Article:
Senior logisticians, logistics troops, and logistics organizations are uniquely skilled and configured to execute peacekeeping operations that require little or no combat force.
The U.S. peacekeeping strategy developed during the cold war era is obsolete in today's environment. The precepts that once guided the use of U.S. military force are no longer valid. The military has expanded its warfighting doctrinal focus to include solving social, environmental, and political problems that occur during peacetime.
Faced with smaller budgets and fewer troops, the Army is continually restructuring itself to execute its part of the national strategy. The purpose of the restructuring is to allow some of the resources formerly spent on maintaining military force to be diverted to such nontraditional missions as support to observers and diplomats, security assistance, humani-tarian aid, drug enforcement, disaster relief, and medical assistance.
The U.S. military has participated in peace operations since the opening of the American West, when soldiers escorted wagon trains, protected settlements, and eventually negotiated peace with local Indian tribes. Later, the military was instrumental in the pacification of Vera Cruz, Mexico, the explulsion of Spanish forces from Cuba, and the pacification and administration of Hispaniola (now known as Haiti and the Dominican Republic).
The military becomes involved in peace operations whenever civilian authority becomes overwhelmed and requires massive help. Examples include disaster relief on the island of Guam following Hurricane Iniki and in Florida after Hurricane Andrew; resettlement of the Kurds in Northern Iraq during post-Gulf War hostilities; and temporary housing and quarantine of Haitian emigrants in Honduras and Cuba.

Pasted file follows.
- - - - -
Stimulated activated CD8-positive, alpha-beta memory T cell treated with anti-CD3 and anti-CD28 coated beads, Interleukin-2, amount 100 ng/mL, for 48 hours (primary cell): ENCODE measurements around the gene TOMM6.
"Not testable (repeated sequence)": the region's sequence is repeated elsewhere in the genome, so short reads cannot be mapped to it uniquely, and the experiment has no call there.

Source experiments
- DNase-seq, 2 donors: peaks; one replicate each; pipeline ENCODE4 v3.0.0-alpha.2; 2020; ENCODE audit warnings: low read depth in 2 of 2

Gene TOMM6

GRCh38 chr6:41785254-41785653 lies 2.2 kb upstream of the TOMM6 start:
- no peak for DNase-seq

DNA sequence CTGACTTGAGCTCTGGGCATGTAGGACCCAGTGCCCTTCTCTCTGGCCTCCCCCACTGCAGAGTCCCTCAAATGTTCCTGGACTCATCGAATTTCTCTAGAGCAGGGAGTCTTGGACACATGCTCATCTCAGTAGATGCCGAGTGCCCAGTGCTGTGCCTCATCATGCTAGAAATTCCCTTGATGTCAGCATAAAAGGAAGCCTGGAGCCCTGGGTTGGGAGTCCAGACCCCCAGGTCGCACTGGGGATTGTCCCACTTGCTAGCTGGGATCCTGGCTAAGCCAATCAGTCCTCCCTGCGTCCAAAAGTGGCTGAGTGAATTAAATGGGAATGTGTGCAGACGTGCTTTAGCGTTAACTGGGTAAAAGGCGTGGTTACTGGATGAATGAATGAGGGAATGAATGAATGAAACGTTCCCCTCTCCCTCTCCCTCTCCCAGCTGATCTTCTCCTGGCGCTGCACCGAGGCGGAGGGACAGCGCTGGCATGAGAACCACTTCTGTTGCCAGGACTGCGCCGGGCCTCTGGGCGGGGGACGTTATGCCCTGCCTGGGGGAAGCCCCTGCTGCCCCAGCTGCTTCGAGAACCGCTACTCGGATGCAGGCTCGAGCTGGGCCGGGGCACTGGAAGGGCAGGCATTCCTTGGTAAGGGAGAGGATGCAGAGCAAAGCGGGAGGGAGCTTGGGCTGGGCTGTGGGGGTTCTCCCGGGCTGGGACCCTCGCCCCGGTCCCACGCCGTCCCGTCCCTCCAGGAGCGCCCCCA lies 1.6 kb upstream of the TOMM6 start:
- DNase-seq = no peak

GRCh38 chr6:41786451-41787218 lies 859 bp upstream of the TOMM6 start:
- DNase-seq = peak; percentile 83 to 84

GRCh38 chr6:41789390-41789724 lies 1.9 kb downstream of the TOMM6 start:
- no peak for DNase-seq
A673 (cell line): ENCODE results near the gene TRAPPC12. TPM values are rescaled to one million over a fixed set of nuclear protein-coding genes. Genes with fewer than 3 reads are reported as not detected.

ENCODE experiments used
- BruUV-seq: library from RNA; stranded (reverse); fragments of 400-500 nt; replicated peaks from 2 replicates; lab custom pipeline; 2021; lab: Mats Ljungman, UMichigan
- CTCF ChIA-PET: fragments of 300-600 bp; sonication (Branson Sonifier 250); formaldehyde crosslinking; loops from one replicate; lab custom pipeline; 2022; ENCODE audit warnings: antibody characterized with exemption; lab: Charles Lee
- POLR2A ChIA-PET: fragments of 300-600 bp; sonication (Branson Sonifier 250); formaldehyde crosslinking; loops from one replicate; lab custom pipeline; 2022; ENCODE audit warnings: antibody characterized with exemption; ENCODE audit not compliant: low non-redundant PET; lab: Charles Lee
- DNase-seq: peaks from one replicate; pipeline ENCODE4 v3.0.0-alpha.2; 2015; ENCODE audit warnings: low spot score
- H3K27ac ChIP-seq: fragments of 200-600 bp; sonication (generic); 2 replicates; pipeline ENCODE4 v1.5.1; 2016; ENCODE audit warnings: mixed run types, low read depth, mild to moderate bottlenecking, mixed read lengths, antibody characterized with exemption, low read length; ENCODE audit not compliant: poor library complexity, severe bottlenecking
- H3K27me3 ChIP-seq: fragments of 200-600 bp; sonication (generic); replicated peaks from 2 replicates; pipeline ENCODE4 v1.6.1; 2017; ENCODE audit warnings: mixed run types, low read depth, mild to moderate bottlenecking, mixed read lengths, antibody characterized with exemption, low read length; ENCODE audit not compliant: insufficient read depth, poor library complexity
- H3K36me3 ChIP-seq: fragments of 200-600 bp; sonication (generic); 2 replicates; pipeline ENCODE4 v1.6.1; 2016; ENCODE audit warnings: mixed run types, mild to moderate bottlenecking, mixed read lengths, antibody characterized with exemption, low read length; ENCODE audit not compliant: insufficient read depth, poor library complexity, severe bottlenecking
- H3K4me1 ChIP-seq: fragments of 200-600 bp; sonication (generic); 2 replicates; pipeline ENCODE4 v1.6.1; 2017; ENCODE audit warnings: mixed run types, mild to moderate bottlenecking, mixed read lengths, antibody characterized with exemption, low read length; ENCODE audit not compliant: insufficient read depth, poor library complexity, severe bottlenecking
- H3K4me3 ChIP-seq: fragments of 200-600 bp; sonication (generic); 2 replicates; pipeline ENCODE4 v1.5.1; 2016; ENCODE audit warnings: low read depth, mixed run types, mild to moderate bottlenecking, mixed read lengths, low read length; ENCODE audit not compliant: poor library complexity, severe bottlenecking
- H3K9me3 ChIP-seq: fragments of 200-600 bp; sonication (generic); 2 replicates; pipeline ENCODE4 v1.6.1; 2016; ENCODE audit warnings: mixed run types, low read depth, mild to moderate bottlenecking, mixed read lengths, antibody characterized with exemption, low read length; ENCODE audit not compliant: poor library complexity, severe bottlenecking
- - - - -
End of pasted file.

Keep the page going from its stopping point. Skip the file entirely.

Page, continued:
The drawdown of U.S. forces and the attendant reduction in the military budget make it obvious to even a casual observer that deploying combat arms troops to assist in peace operations may not be the best use of these soldiers. A full year is required to train combat arms soldiers. Their leaders must train with them to perfect performance of doctrinal requirements and adequately prepare for combat. When combat arms soldiers are deployed on peace operations, they are unavailable to train for combat situations.
Logistics organizations in the U.S. military have the resident expertise to accomplish peacekeeping operations more efficiently than combat troops. These organizations are flexible and contain modular units that can be reconfigured easily to support any mission. Embedded in these organizations are medical, distribution, supply, and communications assets, all of which are essential in the execution of peace operations.
I summarize the peacekeeping functions logistics troops can perform in four broad categories-
Acquisition: Local international purchasing and disposition support such as feeding, laundry, and mortuary affairs.
Distribution: Moving people and materiel and regulating traffic flow.
Repair: Limited infrastructure repair and repair and return of systems to users.
Soldier support: All activities necessary to sustain soldiers.
Logistics organizations are largely self-sufficient and have their own command and control elements. They are configured to support combat elements at each echelon. A brigade has as its support base a forward support battalion. The forward support battalion has supply, maintenance, and medical companies. The division is supported by a main support battalion made up of medical, maintenance, supply, and transportation assets. Finally, at the corps level, there are support groups, a medical brigade, and management centers.
Logistics organizations link the national economic base to the operationally deployed logistics units. Among these organizations are the Defense Logistics Agency, the U.S. Transportation Command, and the materiel commands of the services. They perform requirements determination, acquisition, stockpiling, pre-positioning of materiel, and strategic mobility.